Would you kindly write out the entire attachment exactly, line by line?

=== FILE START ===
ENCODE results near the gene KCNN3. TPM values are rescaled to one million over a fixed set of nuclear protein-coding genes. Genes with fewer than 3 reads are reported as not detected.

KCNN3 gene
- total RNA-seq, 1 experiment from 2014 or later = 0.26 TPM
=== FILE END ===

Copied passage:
ENCODE results near the gene KCNN3. TPM values are rescaled to one million over a fixed set of nuclear protein-coding genes. Genes with fewer than 3 reads are reported as not detected.

KCNN3 gene
- total RNA-seq, 1 experiment from 2014 or later = 0.26 TPM